Poet of the Week – Heather McHugh

I was struck by this poem by McHugh, reproduced on MPR’s Writer’s Almanac site this morning:

“Blue Streak”

During the twentieth century chance
was the form we adored — you had to
generate it by machine. Kisses came
in twisted foil, we quickened the clock
with digitalis, invented the pacemaker
in case we fell in love. The whiz kids
were our only ancestors; the buzz saw,
working west, had left its mark.
My children, this is history:
we made it; millions counted;
one-of-a-kind was a lie; and the poets,
who should have spoken for us, were busy
panning landscapes, gunning
their electrics, going
I I I I I .

Once, years ago, I got a postcard from Ms. McHugh complimenting me on a poem of mine she had read, which stunned me into not even making sending her a polite postcard reply/thanks. Anyhow, more about Heather McHugh:

Academy of American Poets page with links to bios and a number of poems online
∙ Ms. McHugh’s own, more modest site
∙ Two interesting poems in the Connecticut Review’s site, though the formatting is bad
∙ A portion of a longer, more philosophical work in How(ever)
∙ As always, don’t forget to buy her books

Galileo Swan Song

Or maybe not quite yet. The little Jupiter probe that could has visited Io for the last time, and will now begin a final orbit that will first take it past Jupiter’s innermost moon Amalthea and then plunge the orbiter into the swirling hazes of the giant planet’s upper atmosphere, where presumably it will be destroyed in even quicker fashion than the little atmospheric probe Galileo dropped into Jupiter’s clouds in 1995.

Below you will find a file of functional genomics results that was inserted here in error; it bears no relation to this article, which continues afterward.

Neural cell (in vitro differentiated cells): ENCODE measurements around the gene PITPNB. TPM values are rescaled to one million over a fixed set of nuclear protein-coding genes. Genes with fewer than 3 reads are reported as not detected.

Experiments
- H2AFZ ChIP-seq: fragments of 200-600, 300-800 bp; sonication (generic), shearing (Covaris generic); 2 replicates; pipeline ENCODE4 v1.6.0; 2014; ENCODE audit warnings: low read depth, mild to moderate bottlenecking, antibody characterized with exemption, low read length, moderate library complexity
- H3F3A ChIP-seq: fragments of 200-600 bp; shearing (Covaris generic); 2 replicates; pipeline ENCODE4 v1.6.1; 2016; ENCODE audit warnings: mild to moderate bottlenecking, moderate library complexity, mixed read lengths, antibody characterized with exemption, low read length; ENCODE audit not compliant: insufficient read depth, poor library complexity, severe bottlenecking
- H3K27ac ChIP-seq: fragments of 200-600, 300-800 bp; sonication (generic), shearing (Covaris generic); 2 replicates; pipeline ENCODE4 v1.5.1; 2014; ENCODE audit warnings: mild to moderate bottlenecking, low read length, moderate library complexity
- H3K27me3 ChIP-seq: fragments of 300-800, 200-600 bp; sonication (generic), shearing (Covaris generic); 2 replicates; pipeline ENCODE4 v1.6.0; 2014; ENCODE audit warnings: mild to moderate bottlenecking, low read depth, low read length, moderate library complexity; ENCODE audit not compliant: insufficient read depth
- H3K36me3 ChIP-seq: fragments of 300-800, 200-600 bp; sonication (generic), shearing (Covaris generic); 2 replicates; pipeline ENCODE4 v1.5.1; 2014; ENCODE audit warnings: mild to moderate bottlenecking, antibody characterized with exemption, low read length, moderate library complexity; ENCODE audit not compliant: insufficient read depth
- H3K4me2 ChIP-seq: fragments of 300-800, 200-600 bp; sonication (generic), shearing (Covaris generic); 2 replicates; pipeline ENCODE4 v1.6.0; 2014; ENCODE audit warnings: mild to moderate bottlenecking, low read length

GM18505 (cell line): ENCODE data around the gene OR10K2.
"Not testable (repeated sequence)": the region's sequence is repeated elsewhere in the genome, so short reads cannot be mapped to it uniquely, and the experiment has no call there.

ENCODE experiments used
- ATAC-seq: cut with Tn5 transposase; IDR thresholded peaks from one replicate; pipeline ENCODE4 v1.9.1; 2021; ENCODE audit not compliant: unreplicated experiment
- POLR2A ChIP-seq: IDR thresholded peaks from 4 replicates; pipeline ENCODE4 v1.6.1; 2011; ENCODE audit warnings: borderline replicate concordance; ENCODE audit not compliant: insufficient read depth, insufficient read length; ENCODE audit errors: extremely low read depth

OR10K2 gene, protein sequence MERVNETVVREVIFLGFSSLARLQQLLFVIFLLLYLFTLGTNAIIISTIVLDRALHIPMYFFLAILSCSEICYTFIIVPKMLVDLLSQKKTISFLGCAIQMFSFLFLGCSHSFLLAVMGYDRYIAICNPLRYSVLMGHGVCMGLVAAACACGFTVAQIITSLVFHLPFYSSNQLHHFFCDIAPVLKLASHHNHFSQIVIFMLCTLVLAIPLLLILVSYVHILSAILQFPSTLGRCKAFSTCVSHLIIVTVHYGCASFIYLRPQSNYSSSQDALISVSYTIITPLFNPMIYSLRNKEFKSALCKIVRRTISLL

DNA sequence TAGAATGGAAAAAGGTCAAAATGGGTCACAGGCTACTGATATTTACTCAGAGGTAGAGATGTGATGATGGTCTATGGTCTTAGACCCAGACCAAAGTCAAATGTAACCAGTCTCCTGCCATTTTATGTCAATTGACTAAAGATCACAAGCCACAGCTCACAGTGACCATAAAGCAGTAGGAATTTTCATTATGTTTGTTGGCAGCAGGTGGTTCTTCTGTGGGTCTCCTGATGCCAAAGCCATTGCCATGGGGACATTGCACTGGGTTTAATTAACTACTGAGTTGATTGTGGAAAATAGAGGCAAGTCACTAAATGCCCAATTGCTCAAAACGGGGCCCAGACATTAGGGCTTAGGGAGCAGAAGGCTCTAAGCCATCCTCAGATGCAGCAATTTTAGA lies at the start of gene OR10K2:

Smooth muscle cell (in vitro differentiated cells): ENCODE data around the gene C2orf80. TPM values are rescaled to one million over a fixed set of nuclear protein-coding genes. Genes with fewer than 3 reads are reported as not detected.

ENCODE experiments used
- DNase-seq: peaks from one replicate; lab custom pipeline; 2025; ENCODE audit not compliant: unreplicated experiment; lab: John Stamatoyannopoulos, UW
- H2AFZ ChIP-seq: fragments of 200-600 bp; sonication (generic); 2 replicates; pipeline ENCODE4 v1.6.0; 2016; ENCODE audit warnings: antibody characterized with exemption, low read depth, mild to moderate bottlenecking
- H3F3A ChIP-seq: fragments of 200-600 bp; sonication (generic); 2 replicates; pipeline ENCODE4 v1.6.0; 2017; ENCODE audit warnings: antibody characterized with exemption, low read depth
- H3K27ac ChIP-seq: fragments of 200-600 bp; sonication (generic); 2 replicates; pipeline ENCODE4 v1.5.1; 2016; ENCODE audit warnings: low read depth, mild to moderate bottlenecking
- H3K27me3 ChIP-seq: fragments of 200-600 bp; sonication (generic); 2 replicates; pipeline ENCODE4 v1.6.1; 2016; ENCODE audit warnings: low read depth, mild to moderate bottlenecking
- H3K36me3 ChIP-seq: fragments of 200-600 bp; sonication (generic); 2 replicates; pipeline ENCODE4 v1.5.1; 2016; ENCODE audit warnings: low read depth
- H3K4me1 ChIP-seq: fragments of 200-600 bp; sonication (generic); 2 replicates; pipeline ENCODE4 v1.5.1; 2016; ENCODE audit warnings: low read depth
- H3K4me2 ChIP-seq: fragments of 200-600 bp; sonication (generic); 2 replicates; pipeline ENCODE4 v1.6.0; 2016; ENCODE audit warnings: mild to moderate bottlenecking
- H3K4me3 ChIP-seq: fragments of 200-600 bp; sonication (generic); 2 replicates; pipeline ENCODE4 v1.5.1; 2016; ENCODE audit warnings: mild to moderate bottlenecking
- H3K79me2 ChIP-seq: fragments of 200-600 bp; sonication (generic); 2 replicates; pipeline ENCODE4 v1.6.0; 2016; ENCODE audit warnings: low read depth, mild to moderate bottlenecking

With the decision to crash the probe into Jupiter to avoid any possibility it might, someday, drifting helplessly in a random Jovian orbit, crash into Europa, the NASA mission planners seem as if they have seen Arthur C. Clarke’s 2010 one too many times. (The justification is all the current theorizing that Europa might, just might, have life in some sub-surface water ocean, life which we wouldn’t want to contaminate with any nasty Earth bacterial spores or viruses that might have survived years of clinging to some internal part of Galileo. Well, maybe it justifies being that careful about an accidental impact.)

I just hope — hell, I assume — they’ll have the camera going and the antenna broadcasting as the thing noses into the cloud decks. It’ll make the soft-landing of the NEAR probe on the asteroid Eros look tame.


Now that he has segregated his Screeds to another page, he could win me back to regular readerdom if he keeps writing entries with paragraphs like this:

Today’s highlight: finding halogen bulbs for the lights under the counter. There are 12 bulbs. Eight had burned out. They had been winking out one at a time over the last week like stars at the edge of the universe, although without the attendant gravitational vortex, of course. Good thing; you’d hate to see the spatula enter the event horizon of a recessed bulb and just hang there, unusable, for millions of years.